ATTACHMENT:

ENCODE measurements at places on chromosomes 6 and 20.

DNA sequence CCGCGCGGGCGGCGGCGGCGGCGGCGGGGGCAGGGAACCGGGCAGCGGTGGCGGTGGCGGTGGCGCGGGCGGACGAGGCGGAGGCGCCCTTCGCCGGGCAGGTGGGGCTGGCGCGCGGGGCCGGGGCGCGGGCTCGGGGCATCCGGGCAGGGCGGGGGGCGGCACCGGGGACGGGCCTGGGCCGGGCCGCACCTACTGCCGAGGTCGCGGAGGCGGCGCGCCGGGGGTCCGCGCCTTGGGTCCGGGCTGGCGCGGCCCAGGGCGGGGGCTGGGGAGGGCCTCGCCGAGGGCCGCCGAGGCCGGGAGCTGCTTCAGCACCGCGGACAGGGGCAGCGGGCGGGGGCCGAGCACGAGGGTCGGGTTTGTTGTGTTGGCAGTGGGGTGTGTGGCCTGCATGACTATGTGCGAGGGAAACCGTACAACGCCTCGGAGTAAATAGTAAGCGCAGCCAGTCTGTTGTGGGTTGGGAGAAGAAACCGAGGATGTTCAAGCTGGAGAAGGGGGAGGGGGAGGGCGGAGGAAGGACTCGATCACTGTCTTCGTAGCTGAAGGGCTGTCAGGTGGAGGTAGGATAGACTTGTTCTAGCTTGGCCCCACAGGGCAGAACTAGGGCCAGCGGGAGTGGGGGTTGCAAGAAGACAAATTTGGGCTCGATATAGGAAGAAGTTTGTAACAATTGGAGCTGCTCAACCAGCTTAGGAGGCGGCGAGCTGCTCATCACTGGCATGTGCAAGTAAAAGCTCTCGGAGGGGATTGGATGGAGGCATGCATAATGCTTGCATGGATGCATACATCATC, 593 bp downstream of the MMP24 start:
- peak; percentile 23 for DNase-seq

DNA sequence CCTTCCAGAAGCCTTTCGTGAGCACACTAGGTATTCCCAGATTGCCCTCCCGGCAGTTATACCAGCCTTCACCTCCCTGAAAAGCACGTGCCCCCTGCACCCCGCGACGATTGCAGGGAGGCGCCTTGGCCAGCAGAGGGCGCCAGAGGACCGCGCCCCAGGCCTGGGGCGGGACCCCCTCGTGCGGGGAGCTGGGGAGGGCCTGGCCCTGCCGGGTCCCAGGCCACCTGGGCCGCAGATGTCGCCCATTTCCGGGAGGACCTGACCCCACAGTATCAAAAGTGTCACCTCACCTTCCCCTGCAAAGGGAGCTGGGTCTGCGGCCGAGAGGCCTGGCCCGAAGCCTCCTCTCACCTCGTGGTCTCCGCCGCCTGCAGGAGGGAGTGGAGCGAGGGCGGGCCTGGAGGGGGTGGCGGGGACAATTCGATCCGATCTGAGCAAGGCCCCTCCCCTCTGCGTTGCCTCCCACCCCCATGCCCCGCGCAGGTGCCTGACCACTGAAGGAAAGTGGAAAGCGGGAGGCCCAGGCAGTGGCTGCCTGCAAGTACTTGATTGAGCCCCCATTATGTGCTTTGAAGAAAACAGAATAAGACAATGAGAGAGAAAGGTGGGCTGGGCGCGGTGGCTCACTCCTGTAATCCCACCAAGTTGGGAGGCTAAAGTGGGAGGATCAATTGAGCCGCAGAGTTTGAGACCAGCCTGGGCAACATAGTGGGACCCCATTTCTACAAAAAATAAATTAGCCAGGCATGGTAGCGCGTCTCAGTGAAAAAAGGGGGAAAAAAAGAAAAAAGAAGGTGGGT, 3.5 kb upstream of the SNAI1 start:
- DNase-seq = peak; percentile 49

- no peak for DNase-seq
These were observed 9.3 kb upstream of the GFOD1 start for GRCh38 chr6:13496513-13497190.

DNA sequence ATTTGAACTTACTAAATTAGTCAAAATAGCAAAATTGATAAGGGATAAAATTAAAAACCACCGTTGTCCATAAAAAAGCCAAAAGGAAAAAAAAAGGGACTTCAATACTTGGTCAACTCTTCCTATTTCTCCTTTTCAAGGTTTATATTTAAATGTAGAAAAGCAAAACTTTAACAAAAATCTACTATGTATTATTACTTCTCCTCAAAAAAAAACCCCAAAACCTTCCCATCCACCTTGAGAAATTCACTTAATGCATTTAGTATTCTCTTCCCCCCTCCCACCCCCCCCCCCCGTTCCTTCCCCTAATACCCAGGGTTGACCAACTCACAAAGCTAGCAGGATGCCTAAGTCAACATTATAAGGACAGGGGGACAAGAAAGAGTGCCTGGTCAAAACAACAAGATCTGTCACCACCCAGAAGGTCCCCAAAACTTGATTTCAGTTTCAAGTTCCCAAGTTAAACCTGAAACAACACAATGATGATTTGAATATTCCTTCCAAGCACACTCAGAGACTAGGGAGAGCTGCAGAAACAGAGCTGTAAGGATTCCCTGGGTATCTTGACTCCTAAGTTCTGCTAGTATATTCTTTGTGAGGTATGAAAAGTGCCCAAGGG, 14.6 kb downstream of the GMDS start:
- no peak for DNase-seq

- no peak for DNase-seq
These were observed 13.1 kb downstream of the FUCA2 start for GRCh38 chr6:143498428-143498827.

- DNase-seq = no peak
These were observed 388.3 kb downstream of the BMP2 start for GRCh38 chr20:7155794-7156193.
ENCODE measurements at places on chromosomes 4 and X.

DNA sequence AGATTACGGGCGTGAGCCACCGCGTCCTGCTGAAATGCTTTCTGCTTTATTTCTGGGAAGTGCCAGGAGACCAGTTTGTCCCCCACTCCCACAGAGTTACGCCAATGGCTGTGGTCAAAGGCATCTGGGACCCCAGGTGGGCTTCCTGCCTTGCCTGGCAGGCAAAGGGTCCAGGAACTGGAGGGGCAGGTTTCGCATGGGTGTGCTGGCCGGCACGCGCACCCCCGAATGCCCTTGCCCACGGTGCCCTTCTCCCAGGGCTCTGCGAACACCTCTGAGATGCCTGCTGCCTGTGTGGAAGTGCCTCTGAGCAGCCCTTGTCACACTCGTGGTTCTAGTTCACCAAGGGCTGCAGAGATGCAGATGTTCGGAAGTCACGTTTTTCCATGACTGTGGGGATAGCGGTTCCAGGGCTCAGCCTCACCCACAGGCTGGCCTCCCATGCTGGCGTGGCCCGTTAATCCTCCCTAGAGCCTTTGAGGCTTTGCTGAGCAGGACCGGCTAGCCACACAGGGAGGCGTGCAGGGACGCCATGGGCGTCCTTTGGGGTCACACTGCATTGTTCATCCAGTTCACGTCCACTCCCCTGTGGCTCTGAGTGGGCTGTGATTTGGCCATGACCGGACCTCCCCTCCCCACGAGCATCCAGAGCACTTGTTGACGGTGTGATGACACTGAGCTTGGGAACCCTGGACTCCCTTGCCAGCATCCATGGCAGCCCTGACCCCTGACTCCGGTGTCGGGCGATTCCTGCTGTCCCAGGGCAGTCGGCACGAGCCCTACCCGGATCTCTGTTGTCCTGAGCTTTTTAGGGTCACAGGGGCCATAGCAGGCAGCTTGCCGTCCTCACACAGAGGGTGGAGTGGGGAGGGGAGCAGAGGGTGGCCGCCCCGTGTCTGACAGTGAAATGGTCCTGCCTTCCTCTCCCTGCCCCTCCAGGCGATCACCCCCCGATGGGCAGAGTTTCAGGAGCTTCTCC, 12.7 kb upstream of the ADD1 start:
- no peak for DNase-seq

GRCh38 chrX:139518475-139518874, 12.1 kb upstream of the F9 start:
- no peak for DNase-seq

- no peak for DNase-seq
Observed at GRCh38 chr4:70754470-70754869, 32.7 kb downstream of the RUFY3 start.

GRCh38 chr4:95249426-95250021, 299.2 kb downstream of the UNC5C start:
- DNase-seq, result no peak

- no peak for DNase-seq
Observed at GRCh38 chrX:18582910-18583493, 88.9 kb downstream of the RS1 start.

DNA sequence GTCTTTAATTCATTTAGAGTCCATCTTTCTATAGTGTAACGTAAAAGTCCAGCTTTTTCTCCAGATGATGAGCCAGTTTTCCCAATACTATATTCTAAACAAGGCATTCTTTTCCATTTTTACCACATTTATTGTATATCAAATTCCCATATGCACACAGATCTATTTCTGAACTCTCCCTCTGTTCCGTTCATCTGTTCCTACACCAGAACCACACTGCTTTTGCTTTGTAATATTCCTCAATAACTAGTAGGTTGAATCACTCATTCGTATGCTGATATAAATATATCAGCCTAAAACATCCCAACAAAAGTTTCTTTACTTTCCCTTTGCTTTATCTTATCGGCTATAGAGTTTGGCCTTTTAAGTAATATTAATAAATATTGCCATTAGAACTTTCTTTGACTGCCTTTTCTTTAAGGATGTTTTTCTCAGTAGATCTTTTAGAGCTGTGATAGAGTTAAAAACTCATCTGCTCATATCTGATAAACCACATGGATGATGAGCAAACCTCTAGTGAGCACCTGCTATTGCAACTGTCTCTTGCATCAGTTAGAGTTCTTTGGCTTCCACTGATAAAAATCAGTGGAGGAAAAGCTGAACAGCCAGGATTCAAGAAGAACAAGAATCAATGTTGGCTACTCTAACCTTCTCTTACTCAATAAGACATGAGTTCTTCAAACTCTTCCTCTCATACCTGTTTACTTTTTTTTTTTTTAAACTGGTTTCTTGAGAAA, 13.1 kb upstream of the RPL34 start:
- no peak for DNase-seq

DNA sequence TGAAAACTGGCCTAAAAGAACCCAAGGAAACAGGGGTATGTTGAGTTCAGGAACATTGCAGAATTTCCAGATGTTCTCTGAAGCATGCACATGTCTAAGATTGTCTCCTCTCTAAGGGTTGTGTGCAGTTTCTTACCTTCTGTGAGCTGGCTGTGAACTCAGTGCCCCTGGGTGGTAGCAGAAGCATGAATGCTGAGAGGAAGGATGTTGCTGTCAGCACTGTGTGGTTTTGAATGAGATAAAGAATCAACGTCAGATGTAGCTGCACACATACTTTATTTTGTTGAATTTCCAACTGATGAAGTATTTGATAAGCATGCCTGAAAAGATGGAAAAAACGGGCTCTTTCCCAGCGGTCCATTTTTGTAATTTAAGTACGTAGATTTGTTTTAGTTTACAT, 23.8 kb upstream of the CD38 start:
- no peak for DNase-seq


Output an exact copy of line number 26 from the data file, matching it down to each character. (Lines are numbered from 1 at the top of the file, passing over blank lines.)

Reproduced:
- no peak for DNase-seq